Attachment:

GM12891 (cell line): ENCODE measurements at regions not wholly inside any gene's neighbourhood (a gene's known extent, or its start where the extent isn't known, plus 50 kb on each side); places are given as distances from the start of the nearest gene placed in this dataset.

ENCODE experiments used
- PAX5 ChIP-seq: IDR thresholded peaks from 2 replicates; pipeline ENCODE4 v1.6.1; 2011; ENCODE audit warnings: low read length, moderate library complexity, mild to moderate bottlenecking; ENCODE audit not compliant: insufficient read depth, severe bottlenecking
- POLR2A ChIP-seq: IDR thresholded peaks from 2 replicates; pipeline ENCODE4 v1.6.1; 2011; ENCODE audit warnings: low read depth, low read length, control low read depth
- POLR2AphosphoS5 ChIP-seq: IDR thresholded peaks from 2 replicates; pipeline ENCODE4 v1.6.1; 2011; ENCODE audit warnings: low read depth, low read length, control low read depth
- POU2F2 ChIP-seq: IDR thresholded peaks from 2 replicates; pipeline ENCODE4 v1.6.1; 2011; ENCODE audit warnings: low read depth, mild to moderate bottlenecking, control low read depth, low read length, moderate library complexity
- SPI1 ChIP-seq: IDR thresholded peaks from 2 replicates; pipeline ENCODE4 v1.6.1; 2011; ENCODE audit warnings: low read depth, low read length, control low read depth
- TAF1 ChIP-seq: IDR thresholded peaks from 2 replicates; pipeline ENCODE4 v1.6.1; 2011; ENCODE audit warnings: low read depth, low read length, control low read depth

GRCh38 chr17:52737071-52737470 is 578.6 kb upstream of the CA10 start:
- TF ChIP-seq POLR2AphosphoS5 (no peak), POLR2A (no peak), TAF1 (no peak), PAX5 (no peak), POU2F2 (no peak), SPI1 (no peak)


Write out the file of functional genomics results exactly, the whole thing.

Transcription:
GM12891 (cell line): ENCODE measurements at regions not wholly inside any gene's neighbourhood (a gene's known extent, or its start where the extent isn't known, plus 50 kb on each side); places are given as distances from the start of the nearest gene placed in this dataset.

ENCODE experiments used
- PAX5 ChIP-seq: IDR thresholded peaks from 2 replicates; pipeline ENCODE4 v1.6.1; 2011; ENCODE audit warnings: low read length, moderate library complexity, mild to moderate bottlenecking; ENCODE audit not compliant: insufficient read depth, severe bottlenecking
- POLR2A ChIP-seq: IDR thresholded peaks from 2 replicates; pipeline ENCODE4 v1.6.1; 2011; ENCODE audit warnings: low read depth, low read length, control low read depth
- POLR2AphosphoS5 ChIP-seq: IDR thresholded peaks from 2 replicates; pipeline ENCODE4 v1.6.1; 2011; ENCODE audit warnings: low read depth, low read length, control low read depth
- POU2F2 ChIP-seq: IDR thresholded peaks from 2 replicates; pipeline ENCODE4 v1.6.1; 2011; ENCODE audit warnings: low read depth, mild to moderate bottlenecking, control low read depth, low read length, moderate library complexity
- SPI1 ChIP-seq: IDR thresholded peaks from 2 replicates; pipeline ENCODE4 v1.6.1; 2011; ENCODE audit warnings: low read depth, low read length, control low read depth
- TAF1 ChIP-seq: IDR thresholded peaks from 2 replicates; pipeline ENCODE4 v1.6.1; 2011; ENCODE audit warnings: low read depth, low read length, control low read depth

GRCh38 chr17:52737071-52737470 is 578.6 kb upstream of the CA10 start:
- TF ChIP-seq POLR2AphosphoS5 (no peak), POLR2A (no peak), TAF1 (no peak), PAX5 (no peak), POU2F2 (no peak), SPI1 (no peak)